July 25

» Nebraska sees a surge in COVID cases. Douglas County’s weekly positivity rate passes 9% for the first time since mid-June. Lancaster County’s rate jumps to 9.4% — a weekly figure the community hadn’t seen since early May.

» Two Lincoln bars and the Railyard commons are closed for violations of the city’s directed health measure.

July 27

» The Omaha Public Schools suspend school-sponsored workouts and cancel in-person graduation ceremonies.

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Douglas County Health Director Adi Pour backed off a mask mandate for Omaha after the Nebraska Attorney General’s Office challenged her on it. 

July 31

» Douglas County’s health director backs off a mask mandate for Omaha after the Nebraska Attorney General’s Office challenged her ability to implement one.

Aug. 4

» Ricketts says the state would sue if Pour required masks in Douglas County.

Aug. 7

» Nebraska meatpacking workers implore the Legislature to require plants to adopt more coronavirus safeguards.

Aug. 11

» The Omaha City Council votes 7-0 to implement a mask mandate.

» The Big Ten officially decides to postpone all fall sports, including football, with hopes of playing in the spring.

Aug. 12

» The Big East joins the growing list of conferences not playing sports in the fall.

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The final day of the 106th Legislature at the Nebraska State Capitol in Lincoln on Thursday, August 13, 2020. 

Aug. 14

» State legislators close out a unique, coronavirus-interrupted session by passing a modest property tax relief bill and adopting a ban on an abortion method.

Aug. 18

» OPS begins the 2020-21 school year. The district, unlike most other districts in the metro area, starts the year remotely.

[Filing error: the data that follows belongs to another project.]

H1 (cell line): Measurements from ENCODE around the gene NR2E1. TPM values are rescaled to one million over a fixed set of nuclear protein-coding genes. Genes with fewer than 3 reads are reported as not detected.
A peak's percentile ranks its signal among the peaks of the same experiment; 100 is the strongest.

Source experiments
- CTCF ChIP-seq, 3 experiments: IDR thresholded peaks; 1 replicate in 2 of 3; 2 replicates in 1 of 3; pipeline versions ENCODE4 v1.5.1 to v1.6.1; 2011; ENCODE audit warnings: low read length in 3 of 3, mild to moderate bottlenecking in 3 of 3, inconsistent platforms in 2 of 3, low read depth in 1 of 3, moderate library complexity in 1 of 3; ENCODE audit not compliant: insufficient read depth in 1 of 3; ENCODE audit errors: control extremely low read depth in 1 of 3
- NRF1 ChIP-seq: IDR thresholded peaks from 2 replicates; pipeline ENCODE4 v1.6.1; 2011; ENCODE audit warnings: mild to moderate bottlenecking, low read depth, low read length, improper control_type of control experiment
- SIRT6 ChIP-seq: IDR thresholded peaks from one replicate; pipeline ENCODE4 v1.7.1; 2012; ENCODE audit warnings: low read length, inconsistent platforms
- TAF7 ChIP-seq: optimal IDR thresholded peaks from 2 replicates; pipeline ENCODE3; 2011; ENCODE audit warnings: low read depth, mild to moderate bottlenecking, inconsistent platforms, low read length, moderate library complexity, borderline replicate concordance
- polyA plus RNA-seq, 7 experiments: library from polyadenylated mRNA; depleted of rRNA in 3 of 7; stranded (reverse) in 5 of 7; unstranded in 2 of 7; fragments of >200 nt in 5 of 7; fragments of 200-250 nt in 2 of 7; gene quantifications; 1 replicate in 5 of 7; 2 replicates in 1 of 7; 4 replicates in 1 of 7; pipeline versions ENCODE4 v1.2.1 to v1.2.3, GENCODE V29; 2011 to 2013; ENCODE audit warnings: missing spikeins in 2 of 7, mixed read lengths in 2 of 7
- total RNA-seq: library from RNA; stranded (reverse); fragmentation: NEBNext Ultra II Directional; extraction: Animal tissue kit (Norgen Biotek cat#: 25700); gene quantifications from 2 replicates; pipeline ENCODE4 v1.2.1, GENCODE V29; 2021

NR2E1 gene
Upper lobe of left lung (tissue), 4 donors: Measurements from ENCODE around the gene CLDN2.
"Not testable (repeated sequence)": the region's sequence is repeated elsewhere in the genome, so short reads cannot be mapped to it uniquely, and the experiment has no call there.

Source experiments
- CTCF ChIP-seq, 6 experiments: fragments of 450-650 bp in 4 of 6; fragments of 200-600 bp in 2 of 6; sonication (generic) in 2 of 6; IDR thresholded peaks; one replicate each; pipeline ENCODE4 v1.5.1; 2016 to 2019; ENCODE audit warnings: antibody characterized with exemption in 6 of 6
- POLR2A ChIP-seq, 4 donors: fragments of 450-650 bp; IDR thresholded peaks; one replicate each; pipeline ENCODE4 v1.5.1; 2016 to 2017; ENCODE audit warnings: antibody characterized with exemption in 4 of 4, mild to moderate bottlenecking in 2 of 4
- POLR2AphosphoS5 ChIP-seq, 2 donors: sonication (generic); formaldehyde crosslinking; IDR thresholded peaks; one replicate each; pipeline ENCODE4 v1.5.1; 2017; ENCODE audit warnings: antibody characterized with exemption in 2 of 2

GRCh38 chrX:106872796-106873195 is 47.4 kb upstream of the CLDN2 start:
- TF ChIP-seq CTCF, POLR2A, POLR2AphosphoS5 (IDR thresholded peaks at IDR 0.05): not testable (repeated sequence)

Aug. 28

» The Nebraska State Fair begins, but with no carnival and fewer food stands.

Aug. 30

» All housing units at the Nebraska State Penitentiary in Lincoln go under quarantine after mass testing found 29 inmates with COVID-19.

UNL campus teaser (copy) (copy)

Four sororities and one fraternity at UNL were in quarantine on Aug. 31 because of the coronavirus.

Aug. 31

» Four sororities and one fraternity at UNL are in quarantine because of the coronavirus.

Sept. 3

» UNL proposes cutting $18.9 million in faculty and staff positions over three years.

Sept. 8

» UNL suspends six Greek chapters after large gatherings at some Greek houses violate local health directives and university policy.

Sept. 10

» Gov. Pete Ricketts announced steps Wednesday that should allow a return to near normal across most of Nebraska.

Sept. 11

» Statewide, 37,841 cases and 434 deaths have been reported. Douglas County has the highest number of positive cases at 1,146.

Videos: Life in Nebraska amid the pandemic

Nebraskans have shown a wealth of emotions while facing the coronavirus pandemic. We have unleashed a wave of creativity to adapt in the world of social distancing. 

Watch a few bright moments our staff has collected while telling the story of this unprecedented period in history. 

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Kyle and Jess McMindes experience a social distancing wedding on Saturday, April 25, 2020. About 75 cars full of family and friends surprised …, 402-444-1067